However without first spending time researching your items so that you know, or at least have a good estimate of how much money they will make you, you might find that your wonderful descriptions are actually working against you simply because of the time they take to create, leaving you with little time for research.

So research is the key then? Yes absolutely! And the good news is that although research for your online business should never stop (you will always need to keep an eye on the market, your competition and prospective new products to sell), once you have a successful product or inventory of products, and a number of reliable and affordable suppliers, you will find yourself with a lot more free time and a more streamlined, successful business to boot.

Supply and demand – capitalise on the human desire to win

Now, I said at the outset that there are two different ways that less can equal more for you when selling online, so before I finish up for this week I would like to briefly cover this second method of generating a great income from less stock.

There’s no denying that it is human nature to want to win, although this instinct is certainly more ingrained in some humans than in others. But you can take advantage of this when it comes to creating your own listings by choosing to list fewer of a certain product than you might actually have available…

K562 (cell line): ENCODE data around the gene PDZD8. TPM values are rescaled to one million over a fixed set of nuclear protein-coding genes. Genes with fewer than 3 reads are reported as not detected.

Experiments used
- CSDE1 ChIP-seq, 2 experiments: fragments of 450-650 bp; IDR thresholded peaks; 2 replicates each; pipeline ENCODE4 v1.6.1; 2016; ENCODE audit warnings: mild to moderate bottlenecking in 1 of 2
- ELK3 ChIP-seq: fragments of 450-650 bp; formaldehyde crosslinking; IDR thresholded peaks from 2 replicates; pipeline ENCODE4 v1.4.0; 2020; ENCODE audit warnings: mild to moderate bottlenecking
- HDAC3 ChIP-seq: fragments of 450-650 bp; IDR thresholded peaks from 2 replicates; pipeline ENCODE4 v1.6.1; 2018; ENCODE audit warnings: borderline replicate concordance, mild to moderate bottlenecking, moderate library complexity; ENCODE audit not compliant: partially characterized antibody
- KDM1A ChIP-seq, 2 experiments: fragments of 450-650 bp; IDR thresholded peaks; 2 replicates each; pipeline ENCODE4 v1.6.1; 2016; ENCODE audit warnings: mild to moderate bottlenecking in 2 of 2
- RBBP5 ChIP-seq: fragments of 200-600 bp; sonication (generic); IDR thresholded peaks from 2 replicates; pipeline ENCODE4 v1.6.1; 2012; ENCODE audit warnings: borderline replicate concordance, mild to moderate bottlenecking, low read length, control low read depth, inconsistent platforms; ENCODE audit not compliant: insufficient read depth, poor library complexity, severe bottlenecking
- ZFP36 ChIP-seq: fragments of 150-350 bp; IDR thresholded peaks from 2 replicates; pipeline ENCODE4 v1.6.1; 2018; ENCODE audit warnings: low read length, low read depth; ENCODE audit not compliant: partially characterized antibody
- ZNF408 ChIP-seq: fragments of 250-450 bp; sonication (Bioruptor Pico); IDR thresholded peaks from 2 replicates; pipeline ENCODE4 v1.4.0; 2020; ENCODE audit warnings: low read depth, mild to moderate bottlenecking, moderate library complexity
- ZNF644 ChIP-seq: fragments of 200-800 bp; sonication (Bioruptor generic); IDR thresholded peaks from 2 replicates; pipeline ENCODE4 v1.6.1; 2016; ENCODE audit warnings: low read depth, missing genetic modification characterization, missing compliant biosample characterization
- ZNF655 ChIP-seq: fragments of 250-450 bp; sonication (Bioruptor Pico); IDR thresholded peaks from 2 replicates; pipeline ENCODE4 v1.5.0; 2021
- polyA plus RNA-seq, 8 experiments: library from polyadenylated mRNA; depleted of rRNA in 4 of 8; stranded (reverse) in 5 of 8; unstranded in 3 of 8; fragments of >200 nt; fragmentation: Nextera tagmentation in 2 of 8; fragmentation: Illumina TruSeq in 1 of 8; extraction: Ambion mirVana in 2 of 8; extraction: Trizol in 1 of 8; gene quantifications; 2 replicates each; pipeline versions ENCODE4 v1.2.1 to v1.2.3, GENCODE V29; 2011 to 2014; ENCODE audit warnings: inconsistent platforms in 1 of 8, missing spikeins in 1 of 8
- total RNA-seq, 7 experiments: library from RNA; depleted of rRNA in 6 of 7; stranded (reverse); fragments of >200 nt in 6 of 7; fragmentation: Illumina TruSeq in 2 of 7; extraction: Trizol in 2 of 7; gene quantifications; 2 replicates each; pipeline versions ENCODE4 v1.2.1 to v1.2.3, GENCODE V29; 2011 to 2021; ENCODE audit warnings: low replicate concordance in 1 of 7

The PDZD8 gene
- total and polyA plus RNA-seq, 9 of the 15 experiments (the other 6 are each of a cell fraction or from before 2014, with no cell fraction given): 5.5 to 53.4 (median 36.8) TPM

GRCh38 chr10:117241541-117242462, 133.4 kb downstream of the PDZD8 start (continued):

How does this help you? Well by listing a small amount of goods, and making reference to this within your listing, you can create a significant demand for your ‘limited supply’. So for example, lets say you have 100 available of a particular product but you list only 15 of them initially and state ‘limited stock’ within your description (or as keywords if you have the space and can do so without compromising other important keywords) which gives potential buyers the idea that you only have 15 of this item in total. This prompts them to purchase right away as they feel they might miss out if they don’t take action immediately.

Once you have sold 12 or 13, up the quantity to 15 again and repeat the same process. This idea can work as both auction and ‘Buy It Now’ as, in an auction, your prospective buyers will feel the need to outbid each other in order to win just one of these ‘limited’ items and, in a Buy It Now listing, impulse buyers will feel the necessity to get their hands on what you are offering before it vanishes from your shop.

You just need to be a little bit creative!

So, just like those Masterchefs’, remember – don’t pile your plate high because less can certainly be more in this instance and you’ll find yourself able to increase your prices to meet the artificial demand that you have generated.